After playing 10 games in 10 weeks, the University of Wisconsin football team got a break it didn’t want last week.
By falling to archrival Minnesota in the regular-season finale, UW lost not only Paul Bunyan’s Axe, but a chance to play in the Big Ten Conference Championship Game. Still, UW used the week to get its coaches on the road recruiting and give its players some rest.
That time off is just about over after Sunday’s announcement that the Badgers’ 20-season bowl game streak will continue against Arizona State in the SRS Distribution Las Vegas Bowl at 9:30 p.m. Dec. 30 at Allegiant Stadium. The game will be televised on ESPN.
UW will get back in the weight room this week and return to the practice field this weekend, coach Paul Chryst said, prepping for the Sun Devils and the program’s first trip to the Las Vegas Bowl.
“You have so much time, especially after the season, just to take time to reflect, take time to almost clear your mind, get away from it all for a little bit,” senior inside linebacker Jack Sanborn said. “Then be ready when you go back into it to get right back into it.”
The Badgers have a 1-3 record against Arizona State, but have never played the Sun Devils in a bowl game. The teams last played in 2013 in Tempe when the No. 20 Badgers fell 32-30. UW will be the first Big Ten team to play in the Las Vegas Bowl, which began a rotation with Big Ten and SEC teams in 2020.
Season-ticket holders and donors have the first crack at tickets to the game, and they can request them on UW’s bowl website (UWBowlCentral.com) or by calling the ticket office until noon Monday. Student season ticket holders can purchase tickets online starting at 7 p.m. Monday. All other ticket sales begin at noon Tuesday.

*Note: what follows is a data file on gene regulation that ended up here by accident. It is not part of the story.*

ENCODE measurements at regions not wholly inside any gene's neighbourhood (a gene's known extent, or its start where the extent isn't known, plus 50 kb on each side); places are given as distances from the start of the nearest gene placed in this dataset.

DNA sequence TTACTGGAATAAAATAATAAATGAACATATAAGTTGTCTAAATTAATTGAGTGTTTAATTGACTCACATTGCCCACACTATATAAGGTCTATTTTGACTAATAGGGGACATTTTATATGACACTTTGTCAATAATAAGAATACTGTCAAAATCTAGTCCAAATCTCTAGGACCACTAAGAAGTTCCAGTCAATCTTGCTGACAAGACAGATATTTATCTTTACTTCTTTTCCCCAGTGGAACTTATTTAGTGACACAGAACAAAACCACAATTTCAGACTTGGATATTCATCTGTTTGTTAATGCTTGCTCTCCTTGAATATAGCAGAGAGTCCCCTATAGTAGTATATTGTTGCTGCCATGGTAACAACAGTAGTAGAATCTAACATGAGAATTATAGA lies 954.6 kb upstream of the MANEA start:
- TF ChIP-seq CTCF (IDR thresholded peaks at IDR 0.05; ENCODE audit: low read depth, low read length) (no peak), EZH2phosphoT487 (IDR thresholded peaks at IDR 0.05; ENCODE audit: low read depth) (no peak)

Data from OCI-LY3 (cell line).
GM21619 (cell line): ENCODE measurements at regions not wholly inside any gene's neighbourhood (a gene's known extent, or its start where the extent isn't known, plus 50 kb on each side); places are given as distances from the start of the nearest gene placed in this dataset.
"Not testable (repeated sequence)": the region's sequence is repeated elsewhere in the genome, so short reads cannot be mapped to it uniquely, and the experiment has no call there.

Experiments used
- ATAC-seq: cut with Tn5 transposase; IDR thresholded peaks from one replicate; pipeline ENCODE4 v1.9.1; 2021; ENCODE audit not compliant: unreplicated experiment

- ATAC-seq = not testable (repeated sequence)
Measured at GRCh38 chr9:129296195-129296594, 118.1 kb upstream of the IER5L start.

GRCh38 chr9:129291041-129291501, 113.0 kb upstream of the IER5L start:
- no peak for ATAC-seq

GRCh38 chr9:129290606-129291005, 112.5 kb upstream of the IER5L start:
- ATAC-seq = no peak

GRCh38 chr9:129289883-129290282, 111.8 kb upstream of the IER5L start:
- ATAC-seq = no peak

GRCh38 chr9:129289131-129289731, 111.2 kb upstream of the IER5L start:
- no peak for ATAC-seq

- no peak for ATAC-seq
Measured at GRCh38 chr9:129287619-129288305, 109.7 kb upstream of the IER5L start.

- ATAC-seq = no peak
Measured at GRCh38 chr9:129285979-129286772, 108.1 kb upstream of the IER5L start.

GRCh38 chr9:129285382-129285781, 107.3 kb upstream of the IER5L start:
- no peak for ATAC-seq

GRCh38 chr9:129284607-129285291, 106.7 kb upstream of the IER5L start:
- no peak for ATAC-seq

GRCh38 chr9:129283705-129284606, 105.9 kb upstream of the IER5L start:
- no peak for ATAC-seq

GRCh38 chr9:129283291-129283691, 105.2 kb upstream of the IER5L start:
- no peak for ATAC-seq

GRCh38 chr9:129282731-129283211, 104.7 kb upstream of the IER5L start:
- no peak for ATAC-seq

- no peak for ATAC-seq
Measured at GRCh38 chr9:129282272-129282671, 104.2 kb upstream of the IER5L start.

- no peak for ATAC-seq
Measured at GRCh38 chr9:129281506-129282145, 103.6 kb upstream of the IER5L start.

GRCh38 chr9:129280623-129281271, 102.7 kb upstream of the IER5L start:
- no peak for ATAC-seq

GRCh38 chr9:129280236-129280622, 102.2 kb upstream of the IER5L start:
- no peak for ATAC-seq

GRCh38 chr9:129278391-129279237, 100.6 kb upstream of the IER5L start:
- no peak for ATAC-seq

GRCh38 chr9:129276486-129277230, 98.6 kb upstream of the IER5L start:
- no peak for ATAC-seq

Chryst is 5-1 in bowl games as UW’s coach, and UW has a 5-6 record against Pac-12 teams in bowl games.
“I think it’ll mean a ton to them,” Chryst said regarding ending the year with a win. “We had a team meeting last Monday and you get a quick sense then that the season’s not over. The regular season didn’t end the way we’d like, but I go back to this group truly does enjoy each other and they care about each other. We’ve got one game we can play, one more opportunity.”
Fans will remember the Badgers’ 2013 trip to Tempe to play the Sun Devils as a controversial ending gave UW and first-year coach Gary Andersen their first loss of the season.
With 18 seconds remaining and the Badgers trailing by two, quarterback Joel Stave took a snap from under center and took a few steps to his left and quickly took a knee to end the play and center the ball for an attempt at a winning field goal. Stave set the ball on the ground after taking the knee, and the referees waited to spot the ball while an Arizona State player jumped on what he thought was a live ball.
The clock was running as things got sorted out and the Badgers ran out of time to spike the ball and try the field goal.
Arizona State (8-4) had an up-and-down season with significant wins over UCLA, Southern Cal and Arizona, but two-score losses against Oregon State, Washington State and eventual Pac-12 champion Utah. Led by former NFL coach Herm Edwards, Arizona State went 2-2 last season but tallied its second eight-win season under Edwards this year.
It’s the Sun Devils’ second trip to the Las Vegas Bowl after falling to Fresno State in 2018.
Edwards won’t have his top offensive threat after senior Rachaad White announced he’d be skipping the team’s bowl game to begin NFL draft prep. He tallied 1,006 yards and 15 touchdowns rushing and 43 catches, 456 yards and a touchdown receiving.
Chryst said that the Badgers’ offense must improve in order for UW to win a bowl game. The Badgers had 233 total yards against Minnesota and were held to field goals on both occasions they reached the red zone.
“You’ve got to be more efficient,” Chryst said. “When you’re in the red zone, you’ve got to score points and touchdowns and give yourself more opportunities. You’ve got to be better on third down. We didn’t run the ball very effectively, consistently in that game. We missed some opportunities.”